There is another common trait among the various names on my list: they’re imperfect people, befallen by the common trait of humanity’s sinfulness.  They have their blindspots and growing edges.  They are, after all, people: created in the image of God people, with all their complexity and brokenness, just like all the rest of us.  But, along the way, I’ve learned that I can pretty much learn something from anybody, even if I don’t agree with them about much.  I wasn’t always this way, trust me.

In my early seminary years, I would argue endlessly, needlessly, and pointlessly with professors whom I didn’t agree with.  If I’m honest, all that did was waste their time, annoy my classmates, and rob myself of learning what I could from them.  During my second year of seminary, after a particularly argumentative term, I decided I was done with that.  I decided I was simply going to go into each class and learn what I could and have an open mind, an open heart, and even an open will to the idea that I might learn something from someone, even if I disagreed with them on important matters.

What was the difference maker for me?  I finally embraced the “Wear Sunscreen” philosophy on taking advice.  The year I graduated from high school, Baz Luhrmann put to music a hypothetical commencement speech written by March Schmich and published in the Chicago Tribune in 1997.  Entitled “Wear Sunscreen,” the column contains various advice and words of warning based on wisdom gleaned from years of lived experience and closes with the following words:

“Be careful whose advice you buy but be patient with those who supply it
Advice is a form of nostalgia, dispensing it is a way of fishing the past
From the disposal, wiping it off, painting over the ugly parts
And recycling it for more than it’s worth” (1)

 When I think of my list of wise souls, I am mindful of this philosophy: the past isn’t perfection, and the goal should never be to emulate the past. Instead, our challenge is to glean the wisdom and insights, good and bad, from the past, from those who have gone before us, in order that we might faithfully walk where Jesus is calling us.  This isn’t a new idea either.  The first disciples had their moments for sure.  Peter’s notorious mouth and impulsivity getting him in trouble, Paul’s record of persecution, Mark running away from the garden, and Martha’s complaining about her sister all stand as reminders that even those who physically walked with Jesus had their blindspots and challenges to overcome. Still, we would be far worse off if we didn’t use a lens of grace as we reviewed their life and witness.

I think this idea, a lens of grace, is most helpful for Christians when it comes to receiving advice from those who go before us. Grace allows us to see others as God sees them: imperfect yet beloved, flawed yet capable. With that lens, we can do with the past as Schmich says: wipe it off, paint over the ugly parts, and recycle it for more than it’s worth.

I’m at a point in my career where there are now individuals coming behind me for whom I have played a role in their faith and ministry formation, including my own teenage children.  This is equal parts fulfilling and horrifying because some of these individuals have also witnessed my greatest lapses in judgments and well-intentioned but nonetheless utter and complete failures.  With that in mind, I find myself drawn to the words of George Washington’s farewell address to the American people, who in his own words entreats us to view him and his work through a lens of grace:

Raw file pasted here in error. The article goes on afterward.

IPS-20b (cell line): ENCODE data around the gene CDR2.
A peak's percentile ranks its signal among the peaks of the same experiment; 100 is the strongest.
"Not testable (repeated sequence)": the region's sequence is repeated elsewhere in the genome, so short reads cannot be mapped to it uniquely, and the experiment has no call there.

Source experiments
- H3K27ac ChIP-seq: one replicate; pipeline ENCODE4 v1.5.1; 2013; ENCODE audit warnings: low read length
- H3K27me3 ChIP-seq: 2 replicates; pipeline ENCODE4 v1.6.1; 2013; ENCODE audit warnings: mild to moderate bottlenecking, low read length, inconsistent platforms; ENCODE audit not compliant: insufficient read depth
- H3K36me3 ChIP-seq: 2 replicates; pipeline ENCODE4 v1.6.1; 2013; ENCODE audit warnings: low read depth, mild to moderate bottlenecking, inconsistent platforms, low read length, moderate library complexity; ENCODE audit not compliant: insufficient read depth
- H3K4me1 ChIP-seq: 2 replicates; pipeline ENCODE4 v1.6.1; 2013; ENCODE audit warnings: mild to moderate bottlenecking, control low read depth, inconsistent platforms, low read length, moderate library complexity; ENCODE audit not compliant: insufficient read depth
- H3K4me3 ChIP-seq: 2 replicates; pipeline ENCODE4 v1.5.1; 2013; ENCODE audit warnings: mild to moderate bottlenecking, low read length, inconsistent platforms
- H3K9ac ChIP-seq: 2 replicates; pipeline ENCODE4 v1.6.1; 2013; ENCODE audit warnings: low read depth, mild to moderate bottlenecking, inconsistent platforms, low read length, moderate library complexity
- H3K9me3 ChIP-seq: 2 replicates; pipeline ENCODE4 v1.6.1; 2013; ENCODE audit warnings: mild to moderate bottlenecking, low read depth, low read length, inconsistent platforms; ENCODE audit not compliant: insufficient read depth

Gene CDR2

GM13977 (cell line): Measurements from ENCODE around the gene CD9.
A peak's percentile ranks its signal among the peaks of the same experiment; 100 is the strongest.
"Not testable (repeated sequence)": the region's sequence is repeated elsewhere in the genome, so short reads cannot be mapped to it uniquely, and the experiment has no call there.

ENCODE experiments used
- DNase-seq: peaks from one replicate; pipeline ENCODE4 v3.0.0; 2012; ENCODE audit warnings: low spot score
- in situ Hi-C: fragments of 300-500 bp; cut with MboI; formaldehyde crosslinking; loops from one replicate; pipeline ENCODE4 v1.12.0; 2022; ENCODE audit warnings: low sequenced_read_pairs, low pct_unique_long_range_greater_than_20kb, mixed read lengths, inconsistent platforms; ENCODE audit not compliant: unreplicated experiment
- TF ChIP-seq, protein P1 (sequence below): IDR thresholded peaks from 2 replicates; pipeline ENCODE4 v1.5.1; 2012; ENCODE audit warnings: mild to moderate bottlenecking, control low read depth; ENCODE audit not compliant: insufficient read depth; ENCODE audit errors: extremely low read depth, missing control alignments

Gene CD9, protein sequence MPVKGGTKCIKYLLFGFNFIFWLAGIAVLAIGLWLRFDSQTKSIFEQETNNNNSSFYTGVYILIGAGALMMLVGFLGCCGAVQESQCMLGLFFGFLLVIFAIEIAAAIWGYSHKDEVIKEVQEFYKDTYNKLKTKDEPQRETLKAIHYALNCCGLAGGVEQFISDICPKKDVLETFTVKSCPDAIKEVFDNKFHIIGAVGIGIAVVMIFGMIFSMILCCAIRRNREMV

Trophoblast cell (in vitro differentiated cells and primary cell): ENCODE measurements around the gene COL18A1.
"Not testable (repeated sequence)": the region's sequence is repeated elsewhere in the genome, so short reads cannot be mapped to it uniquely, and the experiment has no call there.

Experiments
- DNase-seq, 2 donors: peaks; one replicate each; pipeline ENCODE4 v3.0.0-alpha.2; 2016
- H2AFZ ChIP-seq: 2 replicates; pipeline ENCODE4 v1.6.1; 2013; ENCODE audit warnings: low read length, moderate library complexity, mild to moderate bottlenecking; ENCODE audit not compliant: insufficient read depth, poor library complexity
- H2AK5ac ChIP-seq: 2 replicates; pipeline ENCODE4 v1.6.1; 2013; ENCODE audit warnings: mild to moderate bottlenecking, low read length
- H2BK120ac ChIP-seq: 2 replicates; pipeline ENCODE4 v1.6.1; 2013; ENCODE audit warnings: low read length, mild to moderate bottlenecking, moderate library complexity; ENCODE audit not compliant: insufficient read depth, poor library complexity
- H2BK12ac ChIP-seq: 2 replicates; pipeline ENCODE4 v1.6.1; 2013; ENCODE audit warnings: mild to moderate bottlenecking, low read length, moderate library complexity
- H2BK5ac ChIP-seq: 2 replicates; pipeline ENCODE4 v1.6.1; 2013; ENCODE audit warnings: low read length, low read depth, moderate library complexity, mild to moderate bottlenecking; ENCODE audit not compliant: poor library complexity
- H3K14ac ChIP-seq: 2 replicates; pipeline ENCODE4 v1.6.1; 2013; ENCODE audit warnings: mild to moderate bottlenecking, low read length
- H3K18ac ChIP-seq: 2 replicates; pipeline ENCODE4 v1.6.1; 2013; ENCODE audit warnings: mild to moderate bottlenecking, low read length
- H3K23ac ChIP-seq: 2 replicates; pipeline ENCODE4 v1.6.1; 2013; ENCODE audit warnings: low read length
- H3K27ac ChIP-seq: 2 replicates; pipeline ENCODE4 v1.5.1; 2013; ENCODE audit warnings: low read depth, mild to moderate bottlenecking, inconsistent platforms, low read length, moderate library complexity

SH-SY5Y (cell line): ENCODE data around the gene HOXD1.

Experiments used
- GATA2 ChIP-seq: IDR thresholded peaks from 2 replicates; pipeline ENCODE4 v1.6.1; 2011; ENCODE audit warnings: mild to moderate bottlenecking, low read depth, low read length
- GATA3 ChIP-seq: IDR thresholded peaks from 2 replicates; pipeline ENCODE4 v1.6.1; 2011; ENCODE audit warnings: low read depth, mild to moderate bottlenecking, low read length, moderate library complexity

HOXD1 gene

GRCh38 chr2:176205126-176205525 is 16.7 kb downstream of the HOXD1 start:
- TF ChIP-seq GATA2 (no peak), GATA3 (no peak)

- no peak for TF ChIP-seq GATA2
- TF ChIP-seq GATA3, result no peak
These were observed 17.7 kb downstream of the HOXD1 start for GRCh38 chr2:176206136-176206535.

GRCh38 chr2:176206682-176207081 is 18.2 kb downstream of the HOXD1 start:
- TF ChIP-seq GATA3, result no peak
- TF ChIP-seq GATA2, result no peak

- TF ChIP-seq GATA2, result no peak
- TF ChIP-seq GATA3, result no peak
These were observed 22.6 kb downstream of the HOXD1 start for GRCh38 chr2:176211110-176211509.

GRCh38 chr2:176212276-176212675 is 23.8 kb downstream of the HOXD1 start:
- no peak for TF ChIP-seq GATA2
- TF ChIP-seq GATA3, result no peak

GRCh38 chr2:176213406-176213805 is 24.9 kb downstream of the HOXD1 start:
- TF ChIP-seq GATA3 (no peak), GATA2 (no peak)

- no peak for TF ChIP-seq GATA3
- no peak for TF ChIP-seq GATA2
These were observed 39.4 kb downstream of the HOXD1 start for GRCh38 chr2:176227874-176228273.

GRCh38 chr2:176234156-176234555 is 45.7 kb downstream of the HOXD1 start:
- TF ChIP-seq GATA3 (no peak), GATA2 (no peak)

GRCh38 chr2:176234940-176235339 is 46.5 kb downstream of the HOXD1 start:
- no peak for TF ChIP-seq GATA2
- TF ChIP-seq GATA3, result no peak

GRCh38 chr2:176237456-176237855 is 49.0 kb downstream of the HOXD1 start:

Though in reviewing the incidents of my administration I am unconscious of intentional error, I am nevertheless too sensible of my defects not to think it probable that I may have committed many errors. Whatever they may be, I fervently beseech the Almighty to avert or mitigate the evils to which they may tend. I shall also carry with me the hope that my country will never cease to view them with indulgence and that, after forty-five years of my life dedicated to its service with an upright zeal, the faults of incompetent abilities will be consigned to oblivion, as myself must soon be to the mansions of rest. (2)

There’s one more thing you need to know about my list: Many of the people on that my list of wise souls are members of our Presbytery.  One of the true gifts that we have, as a community called to be covenant relationship, is an opportunity to learn from one another as we seek to support one another in the work that God has called us to do.  It is my hope, and my prayer, that as we do we would, young and old, employ a lens of grace.  Remembering that “kids these days” aren’t better or worse and that writing people off as old and out of touch is equally uncharitable.  Rather, I hope and pray that we will strive to see the best in one another despite each of our shortcomings.  That we would see one another as members bound together not by our own choosing but by a common calling that we share to bear witness to what Jesus is doing in the world.

In Christ,

(1) Wear Sunscreen (https://en.wikipedia.org/wiki/Wear_Sunscreen)

(2) Washington’s Farewell Address (https://www.senate.gov/artandhistory/history/resources/pdf/Washingtons_Farewell_Address.pdf)